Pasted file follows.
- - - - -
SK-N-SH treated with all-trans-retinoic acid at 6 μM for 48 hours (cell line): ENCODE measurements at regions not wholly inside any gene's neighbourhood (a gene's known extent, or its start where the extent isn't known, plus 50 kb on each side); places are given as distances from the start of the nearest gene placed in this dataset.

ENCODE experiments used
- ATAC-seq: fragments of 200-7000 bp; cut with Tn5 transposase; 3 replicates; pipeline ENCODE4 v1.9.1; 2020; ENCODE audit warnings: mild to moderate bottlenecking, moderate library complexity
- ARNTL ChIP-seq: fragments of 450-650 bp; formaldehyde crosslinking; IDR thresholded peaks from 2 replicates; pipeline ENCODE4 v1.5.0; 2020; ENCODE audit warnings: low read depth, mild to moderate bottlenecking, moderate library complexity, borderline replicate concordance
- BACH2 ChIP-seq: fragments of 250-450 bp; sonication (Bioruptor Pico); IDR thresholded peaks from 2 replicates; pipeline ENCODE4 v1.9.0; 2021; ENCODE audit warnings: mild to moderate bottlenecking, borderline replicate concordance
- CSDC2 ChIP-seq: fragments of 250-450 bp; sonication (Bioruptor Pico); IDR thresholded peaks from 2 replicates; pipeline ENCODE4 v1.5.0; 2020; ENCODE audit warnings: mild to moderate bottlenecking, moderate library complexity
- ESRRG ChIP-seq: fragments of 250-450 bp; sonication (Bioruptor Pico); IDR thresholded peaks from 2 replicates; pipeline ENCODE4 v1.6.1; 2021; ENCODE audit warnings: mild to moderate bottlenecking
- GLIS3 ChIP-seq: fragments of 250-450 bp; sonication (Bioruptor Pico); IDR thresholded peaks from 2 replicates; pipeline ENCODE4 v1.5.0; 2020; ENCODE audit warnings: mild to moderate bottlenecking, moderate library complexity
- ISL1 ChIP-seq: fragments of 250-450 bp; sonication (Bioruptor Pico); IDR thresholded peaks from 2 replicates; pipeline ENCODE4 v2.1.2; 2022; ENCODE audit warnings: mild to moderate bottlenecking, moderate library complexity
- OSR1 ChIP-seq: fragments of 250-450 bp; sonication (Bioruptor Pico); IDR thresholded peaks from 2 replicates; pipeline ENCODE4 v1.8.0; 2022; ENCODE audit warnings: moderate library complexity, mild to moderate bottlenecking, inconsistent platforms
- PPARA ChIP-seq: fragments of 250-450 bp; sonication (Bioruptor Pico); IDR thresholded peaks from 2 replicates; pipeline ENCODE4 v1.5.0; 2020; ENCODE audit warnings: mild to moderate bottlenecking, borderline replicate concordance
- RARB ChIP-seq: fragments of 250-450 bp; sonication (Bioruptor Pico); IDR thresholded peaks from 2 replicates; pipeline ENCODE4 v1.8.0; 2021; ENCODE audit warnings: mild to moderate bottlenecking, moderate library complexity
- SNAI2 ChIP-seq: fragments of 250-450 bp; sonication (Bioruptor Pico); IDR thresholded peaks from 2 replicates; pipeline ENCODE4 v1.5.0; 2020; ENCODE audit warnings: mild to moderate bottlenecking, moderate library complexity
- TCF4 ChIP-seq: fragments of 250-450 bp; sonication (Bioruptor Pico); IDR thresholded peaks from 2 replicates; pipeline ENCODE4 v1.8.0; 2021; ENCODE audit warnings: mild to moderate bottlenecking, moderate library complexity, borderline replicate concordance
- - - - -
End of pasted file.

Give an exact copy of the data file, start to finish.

SK-N-SH treated with all-trans-retinoic acid at 6 μM for 48 hours (cell line): ENCODE measurements at regions not wholly inside any gene's neighbourhood (a gene's known extent, or its start where the extent isn't known, plus 50 kb on each side); places are given as distances from the start of the nearest gene placed in this dataset.

ENCODE experiments used
- ATAC-seq: fragments of 200-7000 bp; cut with Tn5 transposase; 3 replicates; pipeline ENCODE4 v1.9.1; 2020; ENCODE audit warnings: mild to moderate bottlenecking, moderate library complexity
- ARNTL ChIP-seq: fragments of 450-650 bp; formaldehyde crosslinking; IDR thresholded peaks from 2 replicates; pipeline ENCODE4 v1.5.0; 2020; ENCODE audit warnings: low read depth, mild to moderate bottlenecking, moderate library complexity, borderline replicate concordance
- BACH2 ChIP-seq: fragments of 250-450 bp; sonication (Bioruptor Pico); IDR thresholded peaks from 2 replicates; pipeline ENCODE4 v1.9.0; 2021; ENCODE audit warnings: mild to moderate bottlenecking, borderline replicate concordance
- CSDC2 ChIP-seq: fragments of 250-450 bp; sonication (Bioruptor Pico); IDR thresholded peaks from 2 replicates; pipeline ENCODE4 v1.5.0; 2020; ENCODE audit warnings: mild to moderate bottlenecking, moderate library complexity
- ESRRG ChIP-seq: fragments of 250-450 bp; sonication (Bioruptor Pico); IDR thresholded peaks from 2 replicates; pipeline ENCODE4 v1.6.1; 2021; ENCODE audit warnings: mild to moderate bottlenecking
- GLIS3 ChIP-seq: fragments of 250-450 bp; sonication (Bioruptor Pico); IDR thresholded peaks from 2 replicates; pipeline ENCODE4 v1.5.0; 2020; ENCODE audit warnings: mild to moderate bottlenecking, moderate library complexity
- ISL1 ChIP-seq: fragments of 250-450 bp; sonication (Bioruptor Pico); IDR thresholded peaks from 2 replicates; pipeline ENCODE4 v2.1.2; 2022; ENCODE audit warnings: mild to moderate bottlenecking, moderate library complexity
- OSR1 ChIP-seq: fragments of 250-450 bp; sonication (Bioruptor Pico); IDR thresholded peaks from 2 replicates; pipeline ENCODE4 v1.8.0; 2022; ENCODE audit warnings: moderate library complexity, mild to moderate bottlenecking, inconsistent platforms
- PPARA ChIP-seq: fragments of 250-450 bp; sonication (Bioruptor Pico); IDR thresholded peaks from 2 replicates; pipeline ENCODE4 v1.5.0; 2020; ENCODE audit warnings: mild to moderate bottlenecking, borderline replicate concordance
- RARB ChIP-seq: fragments of 250-450 bp; sonication (Bioruptor Pico); IDR thresholded peaks from 2 replicates; pipeline ENCODE4 v1.8.0; 2021; ENCODE audit warnings: mild to moderate bottlenecking, moderate library complexity
- SNAI2 ChIP-seq: fragments of 250-450 bp; sonication (Bioruptor Pico); IDR thresholded peaks from 2 replicates; pipeline ENCODE4 v1.5.0; 2020; ENCODE audit warnings: mild to moderate bottlenecking, moderate library complexity
- TCF4 ChIP-seq: fragments of 250-450 bp; sonication (Bioruptor Pico); IDR thresholded peaks from 2 replicates; pipeline ENCODE4 v1.8.0; 2021; ENCODE audit warnings: mild to moderate bottlenecking, moderate library complexity, borderline replicate concordance